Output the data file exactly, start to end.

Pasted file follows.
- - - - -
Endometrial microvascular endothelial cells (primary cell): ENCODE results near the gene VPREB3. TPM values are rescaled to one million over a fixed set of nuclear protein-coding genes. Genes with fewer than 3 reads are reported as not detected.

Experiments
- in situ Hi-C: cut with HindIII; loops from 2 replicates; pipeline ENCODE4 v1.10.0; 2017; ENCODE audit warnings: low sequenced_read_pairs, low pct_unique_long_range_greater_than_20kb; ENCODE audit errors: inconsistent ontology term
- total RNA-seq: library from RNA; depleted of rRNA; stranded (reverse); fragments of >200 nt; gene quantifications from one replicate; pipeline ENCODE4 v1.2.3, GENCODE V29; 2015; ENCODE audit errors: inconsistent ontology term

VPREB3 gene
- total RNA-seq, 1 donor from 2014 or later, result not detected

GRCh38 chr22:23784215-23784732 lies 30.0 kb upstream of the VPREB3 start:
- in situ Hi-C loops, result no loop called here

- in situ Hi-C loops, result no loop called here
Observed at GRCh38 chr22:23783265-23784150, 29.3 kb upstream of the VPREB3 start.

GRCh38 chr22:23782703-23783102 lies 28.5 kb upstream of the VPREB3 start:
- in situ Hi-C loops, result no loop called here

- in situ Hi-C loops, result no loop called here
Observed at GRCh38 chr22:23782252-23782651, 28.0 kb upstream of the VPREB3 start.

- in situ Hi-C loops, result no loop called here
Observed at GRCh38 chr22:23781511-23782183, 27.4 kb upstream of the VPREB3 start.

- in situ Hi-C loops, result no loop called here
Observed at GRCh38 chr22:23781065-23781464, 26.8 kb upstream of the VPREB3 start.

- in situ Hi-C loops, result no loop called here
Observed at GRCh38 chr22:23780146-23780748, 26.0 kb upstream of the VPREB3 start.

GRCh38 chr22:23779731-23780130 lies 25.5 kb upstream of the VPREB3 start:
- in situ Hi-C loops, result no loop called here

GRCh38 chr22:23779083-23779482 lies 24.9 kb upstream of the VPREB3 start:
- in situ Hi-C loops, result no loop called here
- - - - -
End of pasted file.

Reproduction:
Endometrial microvascular endothelial cells (primary cell): ENCODE results near the gene VPREB3. TPM values are rescaled to one million over a fixed set of nuclear protein-coding genes. Genes with fewer than 3 reads are reported as not detected.

Experiments
- in situ Hi-C: cut with HindIII; loops from 2 replicates; pipeline ENCODE4 v1.10.0; 2017; ENCODE audit warnings: low sequenced_read_pairs, low pct_unique_long_range_greater_than_20kb; ENCODE audit errors: inconsistent ontology term
- total RNA-seq: library from RNA; depleted of rRNA; stranded (reverse); fragments of >200 nt; gene quantifications from one replicate; pipeline ENCODE4 v1.2.3, GENCODE V29; 2015; ENCODE audit errors: inconsistent ontology term

VPREB3 gene
- total RNA-seq, 1 donor from 2014 or later, result not detected

GRCh38 chr22:23784215-23784732 lies 30.0 kb upstream of the VPREB3 start:
- in situ Hi-C loops, result no loop called here

- in situ Hi-C loops, result no loop called here
Observed at GRCh38 chr22:23783265-23784150, 29.3 kb upstream of the VPREB3 start.

GRCh38 chr22:23782703-23783102 lies 28.5 kb upstream of the VPREB3 start:
- in situ Hi-C loops, result no loop called here

- in situ Hi-C loops, result no loop called here
Observed at GRCh38 chr22:23782252-23782651, 28.0 kb upstream of the VPREB3 start.

- in situ Hi-C loops, result no loop called here
Observed at GRCh38 chr22:23781511-23782183, 27.4 kb upstream of the VPREB3 start.

- in situ Hi-C loops, result no loop called here
Observed at GRCh38 chr22:23781065-23781464, 26.8 kb upstream of the VPREB3 start.

- in situ Hi-C loops, result no loop called here
Observed at GRCh38 chr22:23780146-23780748, 26.0 kb upstream of the VPREB3 start.

GRCh38 chr22:23779731-23780130 lies 25.5 kb upstream of the VPREB3 start:
- in situ Hi-C loops, result no loop called here

GRCh38 chr22:23779083-23779482 lies 24.9 kb upstream of the VPREB3 start:
- in situ Hi-C loops, result no loop called here